Furthermore, organized labor, under the spell of the ruling-class rhetoric of free land and individualism, made little effort to organize the great mass of unskilled white workers – many of whom were immigrants – believing that the highest achievement was to one day become a wealthy exploiter of one’s own class. Finally, organized labor, now almost totally ignorant of the class-based reasons for its very existence, supported capital’s exploitation and the government’s military oppression of working people in the Caribbean, Latin America, Asia and Africa.
And today? Well, for starters, we can at least say that organized labor no longer excludes people of color – at least, not most of organized labor. In fact, some of the most dynamic and respected leaders nationally, and always some of the most stalwart members at the local level, are women and people of color. This inclusion is a strength whose potential has yet to be fully realized. The future of organized labor will depend in large part on the continued inclusion of working people of all races and the development of leaders like Karen Lewis of the Chicago Teachers.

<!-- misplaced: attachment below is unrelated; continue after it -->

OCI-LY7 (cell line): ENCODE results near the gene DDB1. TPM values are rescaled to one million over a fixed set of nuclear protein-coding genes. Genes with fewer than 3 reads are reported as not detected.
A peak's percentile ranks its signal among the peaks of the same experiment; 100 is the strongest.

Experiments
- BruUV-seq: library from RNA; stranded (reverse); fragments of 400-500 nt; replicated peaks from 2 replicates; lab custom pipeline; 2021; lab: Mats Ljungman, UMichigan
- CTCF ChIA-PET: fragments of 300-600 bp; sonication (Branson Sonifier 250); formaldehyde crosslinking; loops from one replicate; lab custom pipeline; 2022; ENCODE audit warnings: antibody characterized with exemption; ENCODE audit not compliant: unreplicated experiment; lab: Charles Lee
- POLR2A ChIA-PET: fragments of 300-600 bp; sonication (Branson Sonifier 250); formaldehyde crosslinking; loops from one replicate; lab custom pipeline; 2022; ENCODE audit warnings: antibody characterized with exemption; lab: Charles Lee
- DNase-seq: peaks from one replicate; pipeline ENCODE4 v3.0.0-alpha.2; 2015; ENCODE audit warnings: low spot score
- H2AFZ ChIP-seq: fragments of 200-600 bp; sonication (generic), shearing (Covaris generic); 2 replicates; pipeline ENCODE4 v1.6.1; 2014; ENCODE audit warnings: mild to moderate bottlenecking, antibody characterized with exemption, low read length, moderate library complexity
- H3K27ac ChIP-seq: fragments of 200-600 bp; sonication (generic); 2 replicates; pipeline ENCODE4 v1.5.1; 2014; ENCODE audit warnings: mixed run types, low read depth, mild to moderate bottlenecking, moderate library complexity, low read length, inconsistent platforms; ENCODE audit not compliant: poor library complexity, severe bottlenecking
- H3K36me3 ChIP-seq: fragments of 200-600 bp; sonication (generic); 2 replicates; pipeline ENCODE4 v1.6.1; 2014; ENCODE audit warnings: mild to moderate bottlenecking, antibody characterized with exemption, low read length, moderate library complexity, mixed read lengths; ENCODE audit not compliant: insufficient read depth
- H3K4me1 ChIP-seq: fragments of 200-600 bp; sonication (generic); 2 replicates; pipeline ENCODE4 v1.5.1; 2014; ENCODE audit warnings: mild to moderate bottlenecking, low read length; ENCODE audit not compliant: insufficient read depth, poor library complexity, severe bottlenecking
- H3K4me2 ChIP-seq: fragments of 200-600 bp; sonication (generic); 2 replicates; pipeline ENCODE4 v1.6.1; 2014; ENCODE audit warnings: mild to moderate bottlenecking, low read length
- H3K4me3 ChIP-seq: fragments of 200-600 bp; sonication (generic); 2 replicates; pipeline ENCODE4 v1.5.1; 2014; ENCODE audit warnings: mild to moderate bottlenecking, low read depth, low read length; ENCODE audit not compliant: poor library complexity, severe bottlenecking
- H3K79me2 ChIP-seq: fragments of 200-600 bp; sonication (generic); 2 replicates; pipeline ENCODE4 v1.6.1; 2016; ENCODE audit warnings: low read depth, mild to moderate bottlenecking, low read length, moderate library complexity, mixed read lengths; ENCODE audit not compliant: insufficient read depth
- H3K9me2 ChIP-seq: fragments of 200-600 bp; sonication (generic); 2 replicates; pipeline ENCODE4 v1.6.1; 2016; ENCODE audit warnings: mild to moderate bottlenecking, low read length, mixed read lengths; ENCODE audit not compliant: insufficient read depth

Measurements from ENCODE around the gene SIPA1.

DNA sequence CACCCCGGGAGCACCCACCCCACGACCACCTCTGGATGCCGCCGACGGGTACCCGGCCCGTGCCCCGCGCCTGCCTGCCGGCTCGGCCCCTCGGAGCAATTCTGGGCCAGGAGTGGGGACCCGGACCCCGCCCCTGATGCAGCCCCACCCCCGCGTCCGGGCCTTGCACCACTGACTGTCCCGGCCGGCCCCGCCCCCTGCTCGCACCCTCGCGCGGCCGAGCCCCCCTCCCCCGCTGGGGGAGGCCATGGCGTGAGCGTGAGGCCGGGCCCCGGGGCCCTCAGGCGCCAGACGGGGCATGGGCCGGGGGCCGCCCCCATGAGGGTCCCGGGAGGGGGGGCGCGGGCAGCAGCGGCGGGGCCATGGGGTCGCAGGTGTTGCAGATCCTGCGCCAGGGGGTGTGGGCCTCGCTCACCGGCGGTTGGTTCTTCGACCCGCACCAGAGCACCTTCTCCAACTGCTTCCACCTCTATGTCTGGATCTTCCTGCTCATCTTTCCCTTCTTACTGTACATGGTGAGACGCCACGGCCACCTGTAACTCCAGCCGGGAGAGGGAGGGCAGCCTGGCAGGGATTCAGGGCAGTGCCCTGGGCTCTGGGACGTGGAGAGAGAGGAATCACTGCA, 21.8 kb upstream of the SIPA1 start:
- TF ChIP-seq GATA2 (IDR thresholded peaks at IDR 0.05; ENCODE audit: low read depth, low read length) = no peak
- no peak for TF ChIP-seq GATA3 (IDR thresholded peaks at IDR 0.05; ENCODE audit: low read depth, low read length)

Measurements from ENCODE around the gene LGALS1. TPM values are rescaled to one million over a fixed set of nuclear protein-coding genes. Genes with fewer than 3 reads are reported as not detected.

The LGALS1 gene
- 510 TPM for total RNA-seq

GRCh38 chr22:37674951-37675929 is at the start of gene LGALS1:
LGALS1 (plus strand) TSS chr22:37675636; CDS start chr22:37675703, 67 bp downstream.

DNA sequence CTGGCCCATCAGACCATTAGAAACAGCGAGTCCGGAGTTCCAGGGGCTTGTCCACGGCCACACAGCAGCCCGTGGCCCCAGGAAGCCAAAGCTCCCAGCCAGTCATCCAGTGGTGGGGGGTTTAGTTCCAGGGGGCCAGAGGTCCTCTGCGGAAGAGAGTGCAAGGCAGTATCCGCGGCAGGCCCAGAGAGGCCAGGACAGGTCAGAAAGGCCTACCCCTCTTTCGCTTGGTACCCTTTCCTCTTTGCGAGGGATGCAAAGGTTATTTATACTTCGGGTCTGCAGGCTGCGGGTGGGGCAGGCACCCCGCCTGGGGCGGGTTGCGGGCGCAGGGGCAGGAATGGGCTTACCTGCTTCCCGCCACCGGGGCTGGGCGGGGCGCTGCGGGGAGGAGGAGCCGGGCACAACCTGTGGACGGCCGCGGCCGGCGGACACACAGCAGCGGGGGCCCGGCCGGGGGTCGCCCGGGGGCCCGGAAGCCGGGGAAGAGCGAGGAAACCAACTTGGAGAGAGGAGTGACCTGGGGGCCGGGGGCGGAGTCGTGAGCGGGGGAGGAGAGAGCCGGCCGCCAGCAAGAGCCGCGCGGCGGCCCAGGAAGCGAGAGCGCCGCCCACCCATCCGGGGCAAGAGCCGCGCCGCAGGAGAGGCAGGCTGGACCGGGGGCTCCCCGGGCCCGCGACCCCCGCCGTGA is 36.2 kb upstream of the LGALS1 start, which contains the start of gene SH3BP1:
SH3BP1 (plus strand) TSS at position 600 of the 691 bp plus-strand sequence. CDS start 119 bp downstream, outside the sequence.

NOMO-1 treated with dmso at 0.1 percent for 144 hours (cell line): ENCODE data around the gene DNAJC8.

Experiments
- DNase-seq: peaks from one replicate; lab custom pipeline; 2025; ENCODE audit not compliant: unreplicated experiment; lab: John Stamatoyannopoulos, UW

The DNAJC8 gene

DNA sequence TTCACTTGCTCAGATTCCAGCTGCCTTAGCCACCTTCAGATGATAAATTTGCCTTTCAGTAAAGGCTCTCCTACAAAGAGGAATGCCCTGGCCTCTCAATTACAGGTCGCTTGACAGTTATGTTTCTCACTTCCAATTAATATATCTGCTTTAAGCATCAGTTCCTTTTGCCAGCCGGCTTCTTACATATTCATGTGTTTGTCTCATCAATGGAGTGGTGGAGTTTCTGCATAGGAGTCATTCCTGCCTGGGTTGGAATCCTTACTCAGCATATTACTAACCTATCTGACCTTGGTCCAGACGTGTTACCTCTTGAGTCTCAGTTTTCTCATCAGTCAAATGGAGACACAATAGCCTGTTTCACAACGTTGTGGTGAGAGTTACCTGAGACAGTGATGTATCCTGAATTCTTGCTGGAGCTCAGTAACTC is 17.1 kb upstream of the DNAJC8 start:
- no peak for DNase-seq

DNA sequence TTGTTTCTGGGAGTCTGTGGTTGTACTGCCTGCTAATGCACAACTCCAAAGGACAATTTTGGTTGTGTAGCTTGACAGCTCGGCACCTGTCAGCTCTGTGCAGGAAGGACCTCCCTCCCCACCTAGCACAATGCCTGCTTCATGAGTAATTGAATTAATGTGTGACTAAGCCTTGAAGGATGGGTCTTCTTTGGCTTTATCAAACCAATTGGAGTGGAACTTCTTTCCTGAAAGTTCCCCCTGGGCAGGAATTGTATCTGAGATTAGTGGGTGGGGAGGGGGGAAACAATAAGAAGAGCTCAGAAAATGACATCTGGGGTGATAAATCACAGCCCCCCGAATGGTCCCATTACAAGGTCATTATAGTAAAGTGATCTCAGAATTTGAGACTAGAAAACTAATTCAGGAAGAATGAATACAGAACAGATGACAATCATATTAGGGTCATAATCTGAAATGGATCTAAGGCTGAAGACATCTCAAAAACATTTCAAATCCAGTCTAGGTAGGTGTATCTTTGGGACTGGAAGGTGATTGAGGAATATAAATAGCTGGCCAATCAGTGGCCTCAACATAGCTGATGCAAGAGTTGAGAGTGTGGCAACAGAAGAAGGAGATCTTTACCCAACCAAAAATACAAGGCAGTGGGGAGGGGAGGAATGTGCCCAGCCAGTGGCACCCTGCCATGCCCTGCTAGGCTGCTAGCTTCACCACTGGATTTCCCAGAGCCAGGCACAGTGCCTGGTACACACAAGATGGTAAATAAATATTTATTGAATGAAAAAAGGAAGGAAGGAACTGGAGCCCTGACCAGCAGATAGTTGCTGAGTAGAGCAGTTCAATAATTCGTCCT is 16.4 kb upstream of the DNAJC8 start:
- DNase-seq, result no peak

But also consider this: today barely 10 percent of US workers belong to unions. By contrast, when Black Reconstruction was published in 1935, there had been such an explosion of worker militancy and organizing that no one could really say how many union members there were. By 1955, when the AFL and CIO merged to form one labor federation, there were more union members than there are today, and organized labor accounted for close to 40 percent of the workforce.
US labor is too weak at home to presume leadership of the international labor movement. And to the extent that US labor is so inclined, it slavishly follows the ruling-class party line of “human rights” imperialism.
The dead past and the living present
One hundred years ago, the United States entered the bloody European conflict that became known as the First World War. Patriotic pundits are wrapping themselves in the flag, using this anniversary to stir up support for the many wars we are currently involved in, covert and overt. But I want to use this occasion to illustrate a very different moral. Like Du Bois, I believe that the emancipation of the working classes of all races and nationalities is the paramount necessity. And like Frederick Douglass, the escaped slave and abolitionist who lived well into Du Bois’s day, “I do not ask you about the dead past. I bring you to the living present.”